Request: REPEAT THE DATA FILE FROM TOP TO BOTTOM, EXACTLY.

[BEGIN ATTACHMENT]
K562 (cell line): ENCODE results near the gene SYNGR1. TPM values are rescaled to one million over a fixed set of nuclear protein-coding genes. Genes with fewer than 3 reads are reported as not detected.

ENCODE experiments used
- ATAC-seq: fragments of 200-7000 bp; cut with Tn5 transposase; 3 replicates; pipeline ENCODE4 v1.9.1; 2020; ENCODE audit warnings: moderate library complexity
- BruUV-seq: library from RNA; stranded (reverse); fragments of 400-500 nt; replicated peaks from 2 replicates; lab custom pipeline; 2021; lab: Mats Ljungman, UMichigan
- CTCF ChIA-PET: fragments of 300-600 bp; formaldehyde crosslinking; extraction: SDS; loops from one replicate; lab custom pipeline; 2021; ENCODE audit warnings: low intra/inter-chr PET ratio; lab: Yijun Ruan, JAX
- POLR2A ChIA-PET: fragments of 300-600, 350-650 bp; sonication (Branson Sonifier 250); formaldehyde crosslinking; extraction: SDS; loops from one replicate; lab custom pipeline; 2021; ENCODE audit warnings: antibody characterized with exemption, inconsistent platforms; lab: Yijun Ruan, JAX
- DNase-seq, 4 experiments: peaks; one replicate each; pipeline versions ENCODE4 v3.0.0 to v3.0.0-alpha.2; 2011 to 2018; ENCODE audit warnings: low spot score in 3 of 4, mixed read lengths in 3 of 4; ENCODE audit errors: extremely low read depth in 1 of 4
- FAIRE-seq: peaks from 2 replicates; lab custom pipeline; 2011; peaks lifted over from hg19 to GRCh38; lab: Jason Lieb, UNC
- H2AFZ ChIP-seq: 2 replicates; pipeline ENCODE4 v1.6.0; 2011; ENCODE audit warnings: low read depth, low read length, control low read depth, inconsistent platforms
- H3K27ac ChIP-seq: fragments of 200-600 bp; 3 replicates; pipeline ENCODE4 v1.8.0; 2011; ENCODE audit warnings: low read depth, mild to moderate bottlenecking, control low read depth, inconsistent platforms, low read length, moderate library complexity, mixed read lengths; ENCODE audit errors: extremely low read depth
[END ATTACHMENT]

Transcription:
K562 (cell line): ENCODE results near the gene SYNGR1. TPM values are rescaled to one million over a fixed set of nuclear protein-coding genes. Genes with fewer than 3 reads are reported as not detected.

ENCODE experiments used
- ATAC-seq: fragments of 200-7000 bp; cut with Tn5 transposase; 3 replicates; pipeline ENCODE4 v1.9.1; 2020; ENCODE audit warnings: moderate library complexity
- BruUV-seq: library from RNA; stranded (reverse); fragments of 400-500 nt; replicated peaks from 2 replicates; lab custom pipeline; 2021; lab: Mats Ljungman, UMichigan
- CTCF ChIA-PET: fragments of 300-600 bp; formaldehyde crosslinking; extraction: SDS; loops from one replicate; lab custom pipeline; 2021; ENCODE audit warnings: low intra/inter-chr PET ratio; lab: Yijun Ruan, JAX
- POLR2A ChIA-PET: fragments of 300-600, 350-650 bp; sonication (Branson Sonifier 250); formaldehyde crosslinking; extraction: SDS; loops from one replicate; lab custom pipeline; 2021; ENCODE audit warnings: antibody characterized with exemption, inconsistent platforms; lab: Yijun Ruan, JAX
- DNase-seq, 4 experiments: peaks; one replicate each; pipeline versions ENCODE4 v3.0.0 to v3.0.0-alpha.2; 2011 to 2018; ENCODE audit warnings: low spot score in 3 of 4, mixed read lengths in 3 of 4; ENCODE audit errors: extremely low read depth in 1 of 4
- FAIRE-seq: peaks from 2 replicates; lab custom pipeline; 2011; peaks lifted over from hg19 to GRCh38; lab: Jason Lieb, UNC
- H2AFZ ChIP-seq: 2 replicates; pipeline ENCODE4 v1.6.0; 2011; ENCODE audit warnings: low read depth, low read length, control low read depth, inconsistent platforms
- H3K27ac ChIP-seq: fragments of 200-600 bp; 3 replicates; pipeline ENCODE4 v1.8.0; 2011; ENCODE audit warnings: low read depth, mild to moderate bottlenecking, control low read depth, inconsistent platforms, low read length, moderate library complexity, mixed read lengths; ENCODE audit errors: extremely low read depth